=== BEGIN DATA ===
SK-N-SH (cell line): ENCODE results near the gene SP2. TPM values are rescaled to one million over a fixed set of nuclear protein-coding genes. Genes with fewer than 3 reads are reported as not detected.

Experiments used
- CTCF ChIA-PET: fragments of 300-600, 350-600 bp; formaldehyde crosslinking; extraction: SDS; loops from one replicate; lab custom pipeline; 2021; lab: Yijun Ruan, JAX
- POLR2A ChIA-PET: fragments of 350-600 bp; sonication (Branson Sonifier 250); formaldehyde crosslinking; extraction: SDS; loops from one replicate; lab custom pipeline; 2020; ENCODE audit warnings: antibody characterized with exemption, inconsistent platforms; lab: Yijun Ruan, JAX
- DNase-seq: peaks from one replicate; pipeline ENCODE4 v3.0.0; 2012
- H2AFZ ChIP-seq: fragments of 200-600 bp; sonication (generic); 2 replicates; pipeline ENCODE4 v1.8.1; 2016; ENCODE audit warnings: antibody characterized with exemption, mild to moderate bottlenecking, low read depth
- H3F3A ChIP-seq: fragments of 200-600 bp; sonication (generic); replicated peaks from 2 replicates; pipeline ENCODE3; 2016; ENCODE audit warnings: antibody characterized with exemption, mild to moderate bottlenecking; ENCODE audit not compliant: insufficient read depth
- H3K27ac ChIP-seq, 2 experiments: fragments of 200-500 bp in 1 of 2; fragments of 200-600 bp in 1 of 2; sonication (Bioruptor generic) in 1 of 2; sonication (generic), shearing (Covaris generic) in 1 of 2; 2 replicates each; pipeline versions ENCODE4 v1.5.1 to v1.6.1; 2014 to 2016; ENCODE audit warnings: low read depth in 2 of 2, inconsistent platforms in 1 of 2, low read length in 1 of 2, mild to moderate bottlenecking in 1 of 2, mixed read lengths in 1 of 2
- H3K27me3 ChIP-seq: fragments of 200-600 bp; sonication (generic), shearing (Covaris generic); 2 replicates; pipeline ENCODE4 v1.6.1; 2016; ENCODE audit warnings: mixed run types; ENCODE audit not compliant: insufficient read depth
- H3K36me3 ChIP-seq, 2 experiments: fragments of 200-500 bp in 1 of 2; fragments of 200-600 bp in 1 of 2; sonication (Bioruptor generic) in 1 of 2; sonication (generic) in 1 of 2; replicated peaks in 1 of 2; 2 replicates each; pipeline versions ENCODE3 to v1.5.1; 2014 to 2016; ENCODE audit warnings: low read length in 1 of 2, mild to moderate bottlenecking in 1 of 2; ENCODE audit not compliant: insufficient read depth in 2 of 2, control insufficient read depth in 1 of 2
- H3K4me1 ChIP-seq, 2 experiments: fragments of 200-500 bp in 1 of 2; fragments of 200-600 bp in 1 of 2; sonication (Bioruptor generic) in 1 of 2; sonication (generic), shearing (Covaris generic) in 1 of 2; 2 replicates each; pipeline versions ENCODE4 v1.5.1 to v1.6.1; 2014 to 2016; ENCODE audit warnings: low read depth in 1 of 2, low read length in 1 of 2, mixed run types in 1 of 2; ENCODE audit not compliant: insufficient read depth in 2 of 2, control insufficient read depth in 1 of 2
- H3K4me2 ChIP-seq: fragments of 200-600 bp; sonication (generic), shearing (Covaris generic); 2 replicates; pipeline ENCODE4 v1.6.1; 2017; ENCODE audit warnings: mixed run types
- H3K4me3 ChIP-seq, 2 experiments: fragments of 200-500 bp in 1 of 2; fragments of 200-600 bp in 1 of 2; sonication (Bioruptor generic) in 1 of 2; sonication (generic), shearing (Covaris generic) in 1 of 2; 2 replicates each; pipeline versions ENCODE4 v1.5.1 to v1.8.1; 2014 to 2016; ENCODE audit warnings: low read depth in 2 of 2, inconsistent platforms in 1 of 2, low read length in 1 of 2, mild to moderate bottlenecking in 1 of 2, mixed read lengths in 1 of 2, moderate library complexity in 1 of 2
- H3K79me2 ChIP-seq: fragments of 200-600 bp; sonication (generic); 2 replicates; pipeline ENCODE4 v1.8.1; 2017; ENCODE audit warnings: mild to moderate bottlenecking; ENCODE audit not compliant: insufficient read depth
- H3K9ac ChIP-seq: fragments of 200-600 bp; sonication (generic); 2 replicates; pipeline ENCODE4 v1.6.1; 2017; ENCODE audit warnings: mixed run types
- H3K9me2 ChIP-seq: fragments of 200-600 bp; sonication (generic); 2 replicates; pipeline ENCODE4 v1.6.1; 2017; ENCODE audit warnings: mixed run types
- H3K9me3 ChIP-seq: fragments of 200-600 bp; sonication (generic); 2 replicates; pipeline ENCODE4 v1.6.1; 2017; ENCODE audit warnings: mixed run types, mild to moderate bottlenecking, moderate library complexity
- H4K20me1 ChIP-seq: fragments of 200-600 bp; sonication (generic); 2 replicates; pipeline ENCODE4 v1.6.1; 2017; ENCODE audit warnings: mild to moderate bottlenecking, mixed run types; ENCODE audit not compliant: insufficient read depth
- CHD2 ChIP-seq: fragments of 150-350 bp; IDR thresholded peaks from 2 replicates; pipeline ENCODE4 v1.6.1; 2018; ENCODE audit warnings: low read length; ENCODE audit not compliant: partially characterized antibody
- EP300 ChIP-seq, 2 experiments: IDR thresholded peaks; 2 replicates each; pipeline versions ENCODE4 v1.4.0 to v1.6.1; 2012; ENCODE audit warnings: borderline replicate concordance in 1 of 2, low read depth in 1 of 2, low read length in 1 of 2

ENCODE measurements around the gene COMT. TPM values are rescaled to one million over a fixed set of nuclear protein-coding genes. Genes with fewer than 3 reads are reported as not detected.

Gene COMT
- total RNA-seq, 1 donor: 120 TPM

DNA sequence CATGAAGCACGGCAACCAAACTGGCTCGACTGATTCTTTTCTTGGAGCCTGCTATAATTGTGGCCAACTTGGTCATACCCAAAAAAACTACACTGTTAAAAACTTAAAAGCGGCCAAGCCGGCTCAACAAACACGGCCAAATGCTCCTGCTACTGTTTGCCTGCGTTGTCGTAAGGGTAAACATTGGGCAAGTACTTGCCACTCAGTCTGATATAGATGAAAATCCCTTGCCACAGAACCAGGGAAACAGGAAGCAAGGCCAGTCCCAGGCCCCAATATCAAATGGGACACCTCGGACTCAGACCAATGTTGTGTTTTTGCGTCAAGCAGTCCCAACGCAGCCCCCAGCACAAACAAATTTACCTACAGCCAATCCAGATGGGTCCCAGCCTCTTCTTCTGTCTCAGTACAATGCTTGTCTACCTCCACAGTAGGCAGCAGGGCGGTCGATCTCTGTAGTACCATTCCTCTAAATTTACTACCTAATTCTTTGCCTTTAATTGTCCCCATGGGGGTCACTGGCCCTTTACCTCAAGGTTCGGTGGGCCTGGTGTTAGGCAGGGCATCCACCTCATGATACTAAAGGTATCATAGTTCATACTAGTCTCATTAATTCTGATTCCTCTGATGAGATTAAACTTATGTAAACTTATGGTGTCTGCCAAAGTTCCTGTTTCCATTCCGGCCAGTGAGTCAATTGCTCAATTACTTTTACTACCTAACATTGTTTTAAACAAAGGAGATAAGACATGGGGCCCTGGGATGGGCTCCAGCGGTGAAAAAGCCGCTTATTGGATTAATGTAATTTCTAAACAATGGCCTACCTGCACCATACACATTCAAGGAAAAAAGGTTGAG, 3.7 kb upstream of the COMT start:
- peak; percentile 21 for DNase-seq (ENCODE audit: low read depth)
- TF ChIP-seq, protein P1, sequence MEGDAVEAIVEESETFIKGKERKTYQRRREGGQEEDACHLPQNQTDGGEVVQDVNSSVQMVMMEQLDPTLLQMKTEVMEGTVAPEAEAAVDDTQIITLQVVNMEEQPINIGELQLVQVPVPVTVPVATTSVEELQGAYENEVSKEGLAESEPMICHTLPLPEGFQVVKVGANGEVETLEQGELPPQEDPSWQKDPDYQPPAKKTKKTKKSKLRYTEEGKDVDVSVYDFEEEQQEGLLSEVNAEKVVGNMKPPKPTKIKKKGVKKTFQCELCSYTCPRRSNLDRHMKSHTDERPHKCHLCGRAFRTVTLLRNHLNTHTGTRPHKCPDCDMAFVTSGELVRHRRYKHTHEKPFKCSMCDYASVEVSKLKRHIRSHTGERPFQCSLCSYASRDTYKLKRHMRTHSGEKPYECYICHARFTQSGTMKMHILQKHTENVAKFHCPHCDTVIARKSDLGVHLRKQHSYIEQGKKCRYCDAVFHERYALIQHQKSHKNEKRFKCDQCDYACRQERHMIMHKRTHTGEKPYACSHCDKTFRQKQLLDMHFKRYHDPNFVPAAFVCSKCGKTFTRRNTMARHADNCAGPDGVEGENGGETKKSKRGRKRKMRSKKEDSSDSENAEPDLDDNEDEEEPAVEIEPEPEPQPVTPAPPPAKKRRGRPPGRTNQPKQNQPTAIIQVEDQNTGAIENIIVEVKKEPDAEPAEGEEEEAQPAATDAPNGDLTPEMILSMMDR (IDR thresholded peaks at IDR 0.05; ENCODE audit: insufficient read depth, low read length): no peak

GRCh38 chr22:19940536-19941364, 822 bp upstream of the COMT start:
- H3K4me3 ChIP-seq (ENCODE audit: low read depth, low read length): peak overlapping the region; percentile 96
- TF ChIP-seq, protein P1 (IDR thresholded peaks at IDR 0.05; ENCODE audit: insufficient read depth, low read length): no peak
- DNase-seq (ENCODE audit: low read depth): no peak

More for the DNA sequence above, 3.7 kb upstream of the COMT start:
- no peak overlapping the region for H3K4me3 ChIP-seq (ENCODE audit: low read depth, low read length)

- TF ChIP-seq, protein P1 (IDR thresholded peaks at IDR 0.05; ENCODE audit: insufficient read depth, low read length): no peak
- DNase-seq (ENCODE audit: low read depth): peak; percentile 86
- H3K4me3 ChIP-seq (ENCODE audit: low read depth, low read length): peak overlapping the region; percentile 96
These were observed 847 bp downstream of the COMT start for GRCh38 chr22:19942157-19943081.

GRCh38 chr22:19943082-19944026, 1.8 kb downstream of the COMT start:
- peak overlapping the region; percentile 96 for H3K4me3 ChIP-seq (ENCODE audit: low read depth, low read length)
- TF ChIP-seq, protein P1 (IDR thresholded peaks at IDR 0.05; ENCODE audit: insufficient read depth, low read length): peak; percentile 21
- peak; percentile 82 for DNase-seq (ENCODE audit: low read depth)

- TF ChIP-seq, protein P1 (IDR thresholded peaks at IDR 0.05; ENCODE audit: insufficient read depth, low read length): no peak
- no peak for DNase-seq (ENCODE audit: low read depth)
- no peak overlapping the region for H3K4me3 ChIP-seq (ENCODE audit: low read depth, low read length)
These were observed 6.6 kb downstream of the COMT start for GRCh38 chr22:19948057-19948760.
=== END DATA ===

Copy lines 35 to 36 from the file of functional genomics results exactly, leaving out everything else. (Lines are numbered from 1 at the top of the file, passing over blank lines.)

- H3K4me3 ChIP-seq (ENCODE audit: low read depth, low read length): peak overlapping the region; percentile 96
These were observed 847 bp downstream of the COMT start for GRCh38 chr22:19942157-19943081.